M ental Health America, an advocacy group, paints a bleakpicture of psychological care in the United States. Almost 20 percent of Americans suffer from a mental illness, according to data from 2016, but more than half of these individuals never receive help. Barriers such as limited access to mental health care, the cost of treatment and a lack of insurance can affect a person’s ability to receive care.
Twenty-five percent of Americans in need of mental health care receive treatment from their primary-care physicians instead of from mental health specialists.
The Friendship Bench Project in Zimbabwe suggests that peer counselors may be able to help to fill this gap in health care.
In Harare and other cities in Zimbabwe, lay health workers known as “community grandmothers” meet with individuals struggling with depression, anxiety and trauma. Their meetings take place on wooden park benches outside health clinics.
According to the World Health Organization, depression affects at least 300 million people worldwide, while even more suffer from anxiety. Because of the high prevalence of these conditions, doctors refer to them as the “common colds of mental illnesses.” But unlike the cold virus, these disorders aren’t always remedied.
Similar to rates in the United States, anxiety and depression in Harare affect more than 25 percent of the population. They are the most common mental-health disorders in sub-Saharan Africa. Thirteen psychiatrists are available to treat Zimbabwe’s more than 14 million residents, making access nearly impossible for most.
The grandmothers in Harare were trained in problem-solving therapy through a project paid for by Grand Challenges Canada, a government effort to improve global health. All were educated elders, and most had experience in community health outreach. They also knew how to use a cellphone and lived near a health clinic.
Over nine days, the grandmothers were trained to help patients identify and solve their problems. The training covered such topics as mental disorders, counseling skills, problem-solving therapy and self-care, which is the ability to take care of one’s mental health and well-being.
Dixon Chibanda, a psychiatrist in Harare, co-developed the Friendship Bench program after finding that many people were hesitant to share their psychiatric troubles with a doctor; they felt safer disclosing their problems to a community member such as a trusted elder.
The grandmothers do not label their patients with a psychiatric diagnosis. Instead, they work toward solutions. Using indigenous terms rather than the scientific language of Western medicine, the therapy includes three parts: kuvhura pfungwa (opening the mind), kusimudzira (uplifting) and kusimbisa (strengthening). This approach is meant to eliminate shame and empower patients, helping them regain hope.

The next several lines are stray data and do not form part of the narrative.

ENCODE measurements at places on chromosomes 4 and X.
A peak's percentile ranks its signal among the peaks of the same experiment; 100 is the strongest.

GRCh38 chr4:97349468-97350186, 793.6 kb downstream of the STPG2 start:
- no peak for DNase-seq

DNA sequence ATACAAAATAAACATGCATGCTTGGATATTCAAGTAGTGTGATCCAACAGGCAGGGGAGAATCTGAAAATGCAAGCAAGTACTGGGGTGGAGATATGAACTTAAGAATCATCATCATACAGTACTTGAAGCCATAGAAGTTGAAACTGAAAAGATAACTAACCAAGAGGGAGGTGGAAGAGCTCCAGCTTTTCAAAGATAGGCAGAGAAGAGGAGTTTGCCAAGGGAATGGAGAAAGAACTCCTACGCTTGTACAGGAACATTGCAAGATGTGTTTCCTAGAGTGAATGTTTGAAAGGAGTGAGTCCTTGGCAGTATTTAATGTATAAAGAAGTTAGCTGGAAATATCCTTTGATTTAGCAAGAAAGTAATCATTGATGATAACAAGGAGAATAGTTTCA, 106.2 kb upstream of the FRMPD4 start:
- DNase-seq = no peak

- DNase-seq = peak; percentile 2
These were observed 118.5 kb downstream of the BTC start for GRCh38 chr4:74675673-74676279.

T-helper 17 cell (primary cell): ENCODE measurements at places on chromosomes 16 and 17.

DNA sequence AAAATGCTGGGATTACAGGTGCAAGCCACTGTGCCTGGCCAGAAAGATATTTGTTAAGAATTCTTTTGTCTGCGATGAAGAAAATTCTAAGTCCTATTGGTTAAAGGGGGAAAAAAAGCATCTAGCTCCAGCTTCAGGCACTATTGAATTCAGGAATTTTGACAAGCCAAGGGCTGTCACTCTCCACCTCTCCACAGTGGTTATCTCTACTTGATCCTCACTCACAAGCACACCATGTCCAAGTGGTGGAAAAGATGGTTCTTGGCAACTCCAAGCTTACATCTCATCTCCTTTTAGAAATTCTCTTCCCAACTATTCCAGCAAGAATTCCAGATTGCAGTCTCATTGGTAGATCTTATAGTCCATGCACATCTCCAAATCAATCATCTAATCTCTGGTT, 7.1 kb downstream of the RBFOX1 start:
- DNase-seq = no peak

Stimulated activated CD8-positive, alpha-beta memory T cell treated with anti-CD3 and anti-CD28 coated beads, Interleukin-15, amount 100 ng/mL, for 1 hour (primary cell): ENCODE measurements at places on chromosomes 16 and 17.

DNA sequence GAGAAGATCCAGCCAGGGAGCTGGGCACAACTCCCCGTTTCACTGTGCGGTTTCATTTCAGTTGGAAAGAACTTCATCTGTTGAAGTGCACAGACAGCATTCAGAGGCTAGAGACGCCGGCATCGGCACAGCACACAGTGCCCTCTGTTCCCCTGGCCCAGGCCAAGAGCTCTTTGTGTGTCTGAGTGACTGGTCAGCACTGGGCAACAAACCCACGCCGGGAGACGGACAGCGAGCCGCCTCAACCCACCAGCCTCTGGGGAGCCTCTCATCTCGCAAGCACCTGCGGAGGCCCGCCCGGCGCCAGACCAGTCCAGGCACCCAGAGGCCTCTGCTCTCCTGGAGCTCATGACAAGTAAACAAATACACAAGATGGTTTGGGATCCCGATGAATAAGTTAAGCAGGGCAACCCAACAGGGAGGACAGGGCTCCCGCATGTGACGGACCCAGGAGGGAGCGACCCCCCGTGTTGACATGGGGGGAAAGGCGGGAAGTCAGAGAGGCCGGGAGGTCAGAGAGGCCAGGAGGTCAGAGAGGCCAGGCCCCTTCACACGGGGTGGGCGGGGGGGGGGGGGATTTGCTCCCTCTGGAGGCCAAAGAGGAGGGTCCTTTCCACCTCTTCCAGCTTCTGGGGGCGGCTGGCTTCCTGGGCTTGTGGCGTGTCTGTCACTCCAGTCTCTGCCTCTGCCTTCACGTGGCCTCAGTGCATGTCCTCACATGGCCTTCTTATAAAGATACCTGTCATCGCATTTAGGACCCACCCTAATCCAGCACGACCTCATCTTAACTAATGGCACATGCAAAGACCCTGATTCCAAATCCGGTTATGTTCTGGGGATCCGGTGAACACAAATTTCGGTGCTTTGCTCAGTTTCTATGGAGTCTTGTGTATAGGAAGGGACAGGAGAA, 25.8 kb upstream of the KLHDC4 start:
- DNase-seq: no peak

A study whose findings were published in December in the journal JAMA included 573 people struggling with anxiety and depression. Patients with suicidal thoughts, dementia, psychosis and late-stage AIDS were not eligible to participate, nor were pregnant and postpartum women.
The participants, almost all of whom were women, were divided into two groups. Half received the Friendship Bench intervention, which included six individual weekly sessions with a community grandmother. They also received group therapy. The other half received standard care, which included medication and advice from nurses.
The results suggest that park-bench therapy can heal.
Six months after the treatment ended, participants who received therapy from the grandmothers were one-third as likely as those who received standard care to have depressive symptoms. Their anxiety symptoms also improved.
Chibanda is hopeful that this intervention could fill mental-health gaps in other countries, too, including the United States.
“I’ve spent time in the United States, and I am familiar with the poor access to psychiatric care, particularly within inner cities and disenfranchised communities,” he says.
Peer support groups exist in the United States, but they are often for specific concerns such as addiction, eating disorders and alcoholism. Often, peer leaders don’t receive any mental-health training, and these groups operate separately from the hospital and health clinic setting, which makes referring a patient for treatment challenging.
Chibanda says American psychologists, social workers and psychiatrists could train people in the Friendship Bench model. He even suggests that the intervention could work in school systems because there often aren’t enough mental health services to meet every student’s emotional needs.
“This is a great community intervention,” says Traci Ruble, a psychotherapist in San Francisco who started a similar program, Sidewalk Talk, which offers people 15 minutes of free listening from a community volunteer who is also a trained psychotherapist. Unlike the Friendship Bench program, which provides patients with brief therapy, Ruble’s program serves as a bridge, identifying those who need additional psychological support and connecting them with community services.
While she was not involved with Chibanda’s study, Ruble believes this model could work in the United States.
“People crave human connection, and many of my volunteers want to share kindness and compassion with others,” she says.
Chibanda and his researchers are expanding their program to other parts of Africa. He hopes that this intervention becomes one of the most comprehensive mental health programs in sub-Saharan Africa.
“The benches can be set up in prenatal clinics, outside of doctor’s offices and inside of schools. The beauty of this intervention is its mobility. It takes healing outside of the doctor’s office so that it can happen anywhere,” Chibanda says.